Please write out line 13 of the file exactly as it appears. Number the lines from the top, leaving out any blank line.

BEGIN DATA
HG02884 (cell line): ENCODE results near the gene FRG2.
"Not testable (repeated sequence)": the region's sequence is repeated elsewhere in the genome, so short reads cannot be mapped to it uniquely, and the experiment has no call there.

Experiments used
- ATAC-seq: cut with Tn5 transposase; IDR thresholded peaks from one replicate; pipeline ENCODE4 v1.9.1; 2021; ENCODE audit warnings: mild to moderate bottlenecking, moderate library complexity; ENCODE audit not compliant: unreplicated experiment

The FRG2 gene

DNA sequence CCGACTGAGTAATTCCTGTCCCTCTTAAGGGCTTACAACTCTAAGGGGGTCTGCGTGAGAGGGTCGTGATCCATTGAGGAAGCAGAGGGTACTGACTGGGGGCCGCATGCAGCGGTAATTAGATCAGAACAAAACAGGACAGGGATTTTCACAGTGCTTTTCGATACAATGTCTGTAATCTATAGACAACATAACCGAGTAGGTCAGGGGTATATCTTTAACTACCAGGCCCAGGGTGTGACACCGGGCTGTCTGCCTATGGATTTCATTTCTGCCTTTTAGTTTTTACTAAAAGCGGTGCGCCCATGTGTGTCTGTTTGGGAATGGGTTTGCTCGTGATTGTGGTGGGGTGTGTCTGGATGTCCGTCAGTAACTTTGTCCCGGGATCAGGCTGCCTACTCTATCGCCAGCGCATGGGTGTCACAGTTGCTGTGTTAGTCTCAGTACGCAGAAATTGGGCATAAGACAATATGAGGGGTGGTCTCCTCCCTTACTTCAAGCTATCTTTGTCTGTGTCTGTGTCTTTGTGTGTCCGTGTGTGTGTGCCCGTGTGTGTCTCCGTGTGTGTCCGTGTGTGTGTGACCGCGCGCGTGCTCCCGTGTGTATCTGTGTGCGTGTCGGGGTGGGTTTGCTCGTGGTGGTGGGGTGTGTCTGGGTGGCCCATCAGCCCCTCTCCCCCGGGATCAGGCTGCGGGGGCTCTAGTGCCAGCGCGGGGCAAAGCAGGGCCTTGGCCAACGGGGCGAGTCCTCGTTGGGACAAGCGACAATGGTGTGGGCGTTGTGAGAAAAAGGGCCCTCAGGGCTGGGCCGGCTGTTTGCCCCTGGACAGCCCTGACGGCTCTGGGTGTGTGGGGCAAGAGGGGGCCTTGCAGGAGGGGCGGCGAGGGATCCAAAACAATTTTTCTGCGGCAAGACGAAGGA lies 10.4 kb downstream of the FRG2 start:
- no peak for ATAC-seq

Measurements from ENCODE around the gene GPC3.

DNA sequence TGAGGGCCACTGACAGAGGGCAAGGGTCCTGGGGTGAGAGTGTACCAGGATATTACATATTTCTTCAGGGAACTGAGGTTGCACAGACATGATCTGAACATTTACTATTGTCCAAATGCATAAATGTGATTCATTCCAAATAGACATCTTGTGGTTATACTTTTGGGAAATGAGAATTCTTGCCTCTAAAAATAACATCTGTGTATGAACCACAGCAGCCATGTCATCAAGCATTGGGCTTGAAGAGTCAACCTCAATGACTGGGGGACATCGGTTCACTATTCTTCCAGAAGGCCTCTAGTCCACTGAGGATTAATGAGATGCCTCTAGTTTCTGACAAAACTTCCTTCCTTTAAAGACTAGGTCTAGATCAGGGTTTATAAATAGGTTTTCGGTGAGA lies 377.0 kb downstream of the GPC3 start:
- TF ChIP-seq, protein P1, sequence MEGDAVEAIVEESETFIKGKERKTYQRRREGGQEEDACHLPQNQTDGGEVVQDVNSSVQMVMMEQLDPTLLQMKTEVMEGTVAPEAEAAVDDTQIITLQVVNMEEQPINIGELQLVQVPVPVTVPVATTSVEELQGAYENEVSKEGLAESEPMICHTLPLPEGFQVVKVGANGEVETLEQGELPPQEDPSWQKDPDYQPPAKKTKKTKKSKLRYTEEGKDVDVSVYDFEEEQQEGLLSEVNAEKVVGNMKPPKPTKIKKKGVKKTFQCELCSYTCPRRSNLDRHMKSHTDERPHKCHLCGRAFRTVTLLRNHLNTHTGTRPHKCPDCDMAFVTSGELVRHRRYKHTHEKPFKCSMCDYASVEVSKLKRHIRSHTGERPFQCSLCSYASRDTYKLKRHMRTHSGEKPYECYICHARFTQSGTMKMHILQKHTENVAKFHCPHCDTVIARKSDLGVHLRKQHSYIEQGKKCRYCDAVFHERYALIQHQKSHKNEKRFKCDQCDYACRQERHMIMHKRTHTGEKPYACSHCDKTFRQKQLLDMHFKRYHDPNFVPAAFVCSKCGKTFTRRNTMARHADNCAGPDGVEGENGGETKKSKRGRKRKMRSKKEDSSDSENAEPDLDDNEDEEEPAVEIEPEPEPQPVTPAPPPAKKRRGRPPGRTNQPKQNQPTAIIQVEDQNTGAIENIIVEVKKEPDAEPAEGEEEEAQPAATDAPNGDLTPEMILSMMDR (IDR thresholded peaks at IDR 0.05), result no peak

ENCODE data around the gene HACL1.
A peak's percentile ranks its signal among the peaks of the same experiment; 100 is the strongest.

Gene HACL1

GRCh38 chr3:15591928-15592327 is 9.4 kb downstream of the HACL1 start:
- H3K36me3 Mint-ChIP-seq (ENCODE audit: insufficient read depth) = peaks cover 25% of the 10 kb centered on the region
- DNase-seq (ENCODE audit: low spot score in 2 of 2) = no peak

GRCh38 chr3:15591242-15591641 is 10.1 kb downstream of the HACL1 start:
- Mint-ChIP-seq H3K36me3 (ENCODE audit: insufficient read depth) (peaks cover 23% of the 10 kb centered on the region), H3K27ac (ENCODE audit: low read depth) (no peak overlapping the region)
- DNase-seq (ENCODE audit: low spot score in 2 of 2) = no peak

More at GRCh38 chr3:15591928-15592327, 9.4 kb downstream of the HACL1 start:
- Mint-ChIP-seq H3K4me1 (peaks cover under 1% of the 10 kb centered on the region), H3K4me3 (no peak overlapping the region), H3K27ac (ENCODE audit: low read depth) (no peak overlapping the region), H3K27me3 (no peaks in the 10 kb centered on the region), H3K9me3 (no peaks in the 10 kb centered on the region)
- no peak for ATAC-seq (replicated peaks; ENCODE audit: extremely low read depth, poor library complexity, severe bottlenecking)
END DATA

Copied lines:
Gene HACL1